Conflicts between bikes and trucks in urban areas—A survey of Norwegian cyclists
Journal article, Peer reviewed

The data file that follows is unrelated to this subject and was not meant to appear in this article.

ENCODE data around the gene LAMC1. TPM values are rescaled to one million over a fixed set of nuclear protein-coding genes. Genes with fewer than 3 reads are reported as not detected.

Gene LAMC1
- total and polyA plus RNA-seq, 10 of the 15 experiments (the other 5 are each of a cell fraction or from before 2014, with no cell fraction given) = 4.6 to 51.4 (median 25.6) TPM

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Several challenges accompany the current growth of bike and truck volumes in urban areas, with traffic safety being one of the most critical concerns. Bike-truck accidents present a direct measure of the safety; however, these are rare events. Furthermore, accident records are subject to several shortcomings. Thus, safety studies should not rely solely on accident analysis, and conducting the additional methods is advisable (e.g. surveys or conflict analysis). This paper discusses the results of a retrospective survey of Norwegian utilitarian cyclists, which collected data about their involvement in conflicts with trucks in urban areas. An online questionnaire was disseminated within major cities in Norway, and 631 valid responses were analysed. The results revealed large numbers of conflicts experienced by cyclists, with the most frequent types of conflicts being (1) truck overtaking bicyclist and (2) right-turning truck vs. straight-riding bicyclist and. Visibility issues were frequently mentioned as the important risk factors. Almost all cyclists blamed truck drivers as the party responsible for the conflict. The distribution of conflict categories differed between major Norwegian cities, which corresponds with the findings of a previous accident analysis. Insights developed are useful to local policy makers both in Norway and abroad, when considering how to plan for increasing numbers of cyclists and trucks in urban areas.